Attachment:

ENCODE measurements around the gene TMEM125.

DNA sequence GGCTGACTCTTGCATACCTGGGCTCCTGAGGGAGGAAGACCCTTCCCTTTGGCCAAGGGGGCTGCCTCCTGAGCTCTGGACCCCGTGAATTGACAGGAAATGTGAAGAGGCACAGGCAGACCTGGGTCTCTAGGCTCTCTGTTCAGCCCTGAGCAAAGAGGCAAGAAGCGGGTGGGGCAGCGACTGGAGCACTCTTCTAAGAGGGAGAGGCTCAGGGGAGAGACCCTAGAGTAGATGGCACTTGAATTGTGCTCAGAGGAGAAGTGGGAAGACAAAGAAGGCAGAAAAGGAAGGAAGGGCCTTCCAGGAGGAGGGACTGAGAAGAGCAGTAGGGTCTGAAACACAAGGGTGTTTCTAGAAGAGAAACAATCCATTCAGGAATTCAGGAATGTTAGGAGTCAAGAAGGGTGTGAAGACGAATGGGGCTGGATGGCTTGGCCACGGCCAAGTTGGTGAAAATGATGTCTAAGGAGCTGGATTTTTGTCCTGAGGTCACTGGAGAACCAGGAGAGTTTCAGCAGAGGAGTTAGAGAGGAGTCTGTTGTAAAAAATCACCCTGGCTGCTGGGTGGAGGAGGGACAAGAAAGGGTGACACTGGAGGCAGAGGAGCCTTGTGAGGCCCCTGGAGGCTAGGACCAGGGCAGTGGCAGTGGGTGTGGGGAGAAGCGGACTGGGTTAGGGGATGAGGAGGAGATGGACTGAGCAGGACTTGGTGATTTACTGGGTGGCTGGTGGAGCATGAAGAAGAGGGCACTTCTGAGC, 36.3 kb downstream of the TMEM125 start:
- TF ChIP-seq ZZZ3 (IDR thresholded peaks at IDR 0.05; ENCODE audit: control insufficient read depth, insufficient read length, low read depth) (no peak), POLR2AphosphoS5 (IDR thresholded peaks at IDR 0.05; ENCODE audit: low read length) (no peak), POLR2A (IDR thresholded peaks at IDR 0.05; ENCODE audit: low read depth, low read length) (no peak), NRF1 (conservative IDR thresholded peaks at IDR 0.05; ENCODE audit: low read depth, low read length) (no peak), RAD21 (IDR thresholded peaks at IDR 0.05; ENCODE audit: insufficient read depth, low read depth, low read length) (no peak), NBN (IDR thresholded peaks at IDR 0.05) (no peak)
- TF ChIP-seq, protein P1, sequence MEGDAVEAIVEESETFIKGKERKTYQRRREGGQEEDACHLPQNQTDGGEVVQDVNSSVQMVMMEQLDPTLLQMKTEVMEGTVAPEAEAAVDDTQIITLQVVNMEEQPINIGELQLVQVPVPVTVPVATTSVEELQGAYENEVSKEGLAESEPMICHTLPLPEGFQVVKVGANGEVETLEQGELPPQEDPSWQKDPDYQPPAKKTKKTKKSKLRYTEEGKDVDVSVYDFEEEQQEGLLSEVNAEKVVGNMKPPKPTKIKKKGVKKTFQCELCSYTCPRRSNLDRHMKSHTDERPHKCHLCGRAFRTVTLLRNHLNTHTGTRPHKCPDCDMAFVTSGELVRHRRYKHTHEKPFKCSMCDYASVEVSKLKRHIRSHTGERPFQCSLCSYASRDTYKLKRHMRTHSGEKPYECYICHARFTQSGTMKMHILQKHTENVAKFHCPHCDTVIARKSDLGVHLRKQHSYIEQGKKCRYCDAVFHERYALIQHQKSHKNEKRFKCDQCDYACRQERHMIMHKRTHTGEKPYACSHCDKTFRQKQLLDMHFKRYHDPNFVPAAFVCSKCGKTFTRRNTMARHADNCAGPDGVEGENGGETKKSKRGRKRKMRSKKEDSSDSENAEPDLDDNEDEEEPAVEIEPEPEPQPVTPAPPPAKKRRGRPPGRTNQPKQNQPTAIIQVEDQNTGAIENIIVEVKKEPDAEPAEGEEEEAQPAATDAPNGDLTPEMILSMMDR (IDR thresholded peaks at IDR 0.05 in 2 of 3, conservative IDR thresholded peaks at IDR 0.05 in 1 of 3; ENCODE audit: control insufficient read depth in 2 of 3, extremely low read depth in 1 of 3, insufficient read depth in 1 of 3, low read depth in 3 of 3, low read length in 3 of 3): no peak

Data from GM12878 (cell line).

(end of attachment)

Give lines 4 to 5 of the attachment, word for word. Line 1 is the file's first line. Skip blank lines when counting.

- TF ChIP-seq, protein P1, sequence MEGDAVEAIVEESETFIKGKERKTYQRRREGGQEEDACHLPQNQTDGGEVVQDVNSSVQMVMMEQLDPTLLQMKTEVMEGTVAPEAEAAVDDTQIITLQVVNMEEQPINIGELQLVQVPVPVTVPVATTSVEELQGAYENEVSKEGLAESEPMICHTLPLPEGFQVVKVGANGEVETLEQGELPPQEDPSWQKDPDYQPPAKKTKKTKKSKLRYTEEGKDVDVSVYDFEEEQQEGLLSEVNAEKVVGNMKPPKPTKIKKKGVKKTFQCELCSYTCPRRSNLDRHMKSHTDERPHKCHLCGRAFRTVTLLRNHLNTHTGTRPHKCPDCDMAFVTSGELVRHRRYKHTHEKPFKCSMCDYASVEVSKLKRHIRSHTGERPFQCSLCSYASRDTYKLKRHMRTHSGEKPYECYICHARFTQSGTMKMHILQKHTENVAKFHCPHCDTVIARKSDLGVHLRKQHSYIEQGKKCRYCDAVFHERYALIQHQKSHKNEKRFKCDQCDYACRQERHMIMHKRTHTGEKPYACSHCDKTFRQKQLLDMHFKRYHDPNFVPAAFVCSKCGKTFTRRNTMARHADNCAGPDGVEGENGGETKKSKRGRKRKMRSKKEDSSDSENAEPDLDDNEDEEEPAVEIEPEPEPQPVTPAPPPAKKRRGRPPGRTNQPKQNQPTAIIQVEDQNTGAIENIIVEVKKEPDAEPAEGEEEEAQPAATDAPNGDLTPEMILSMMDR (IDR thresholded peaks at IDR 0.05 in 2 of 3, conservative IDR thresholded peaks at IDR 0.05 in 1 of 3; ENCODE audit: control insufficient read depth in 2 of 3, extremely low read depth in 1 of 3, insufficient read depth in 1 of 3, low read depth in 3 of 3, low read length in 3 of 3): no peak

Data from GM12878 (cell line).